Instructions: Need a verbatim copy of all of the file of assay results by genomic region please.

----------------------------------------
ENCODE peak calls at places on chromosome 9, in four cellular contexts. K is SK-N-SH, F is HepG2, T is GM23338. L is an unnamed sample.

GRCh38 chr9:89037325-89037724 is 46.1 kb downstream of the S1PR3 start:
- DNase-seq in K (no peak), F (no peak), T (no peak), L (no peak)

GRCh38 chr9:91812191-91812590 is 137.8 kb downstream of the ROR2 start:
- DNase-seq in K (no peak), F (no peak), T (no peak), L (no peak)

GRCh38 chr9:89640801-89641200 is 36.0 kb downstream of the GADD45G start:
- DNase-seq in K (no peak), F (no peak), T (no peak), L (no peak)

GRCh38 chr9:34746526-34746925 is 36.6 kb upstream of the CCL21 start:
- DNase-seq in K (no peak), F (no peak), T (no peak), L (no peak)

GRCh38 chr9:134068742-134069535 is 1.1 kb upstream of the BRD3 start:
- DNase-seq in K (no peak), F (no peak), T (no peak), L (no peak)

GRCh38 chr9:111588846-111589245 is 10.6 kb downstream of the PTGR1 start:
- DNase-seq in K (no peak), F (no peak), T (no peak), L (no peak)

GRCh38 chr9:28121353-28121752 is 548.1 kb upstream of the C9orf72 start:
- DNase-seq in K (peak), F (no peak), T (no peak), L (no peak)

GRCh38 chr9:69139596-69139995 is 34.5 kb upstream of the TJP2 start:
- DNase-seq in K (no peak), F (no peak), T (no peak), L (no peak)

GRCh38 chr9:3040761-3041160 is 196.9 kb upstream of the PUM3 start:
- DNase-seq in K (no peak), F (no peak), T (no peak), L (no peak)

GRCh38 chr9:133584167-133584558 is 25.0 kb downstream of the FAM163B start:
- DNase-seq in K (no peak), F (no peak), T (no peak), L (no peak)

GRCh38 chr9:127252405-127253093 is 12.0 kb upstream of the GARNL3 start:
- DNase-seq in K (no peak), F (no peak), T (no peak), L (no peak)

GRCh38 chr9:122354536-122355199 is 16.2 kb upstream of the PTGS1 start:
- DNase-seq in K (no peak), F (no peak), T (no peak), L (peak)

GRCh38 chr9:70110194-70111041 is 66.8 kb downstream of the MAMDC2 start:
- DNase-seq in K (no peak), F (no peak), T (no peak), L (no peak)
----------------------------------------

ENCODE peak calls at places on chromosome 9, in four cellular contexts. K is SK-N-SH, F is HepG2, T is GM23338. L is an unnamed sample.

GRCh38 chr9:89037325-89037724 is 46.1 kb downstream of the S1PR3 start:
- DNase-seq in K (no peak), F (no peak), T (no peak), L (no peak)

GRCh38 chr9:91812191-91812590 is 137.8 kb downstream of the ROR2 start:
- DNase-seq in K (no peak), F (no peak), T (no peak), L (no peak)

GRCh38 chr9:89640801-89641200 is 36.0 kb downstream of the GADD45G start:
- DNase-seq in K (no peak), F (no peak), T (no peak), L (no peak)

GRCh38 chr9:34746526-34746925 is 36.6 kb upstream of the CCL21 start:
- DNase-seq in K (no peak), F (no peak), T (no peak), L (no peak)

GRCh38 chr9:134068742-134069535 is 1.1 kb upstream of the BRD3 start:
- DNase-seq in K (no peak), F (no peak), T (no peak), L (no peak)

GRCh38 chr9:111588846-111589245 is 10.6 kb downstream of the PTGR1 start:
- DNase-seq in K (no peak), F (no peak), T (no peak), L (no peak)

GRCh38 chr9:28121353-28121752 is 548.1 kb upstream of the C9orf72 start:
- DNase-seq in K (peak), F (no peak), T (no peak), L (no peak)

GRCh38 chr9:69139596-69139995 is 34.5 kb upstream of the TJP2 start:
- DNase-seq in K (no peak), F (no peak), T (no peak), L (no peak)

GRCh38 chr9:3040761-3041160 is 196.9 kb upstream of the PUM3 start:
- DNase-seq in K (no peak), F (no peak), T (no peak), L (no peak)

GRCh38 chr9:133584167-133584558 is 25.0 kb downstream of the FAM163B start:
- DNase-seq in K (no peak), F (no peak), T (no peak), L (no peak)

GRCh38 chr9:127252405-127253093 is 12.0 kb upstream of the GARNL3 start:
- DNase-seq in K (no peak), F (no peak), T (no peak), L (no peak)

GRCh38 chr9:122354536-122355199 is 16.2 kb upstream of the PTGS1 start:
- DNase-seq in K (no peak), F (no peak), T (no peak), L (peak)

GRCh38 chr9:70110194-70111041 is 66.8 kb downstream of the MAMDC2 start:
- DNase-seq in K (no peak), F (no peak), T (no peak), L (no peak)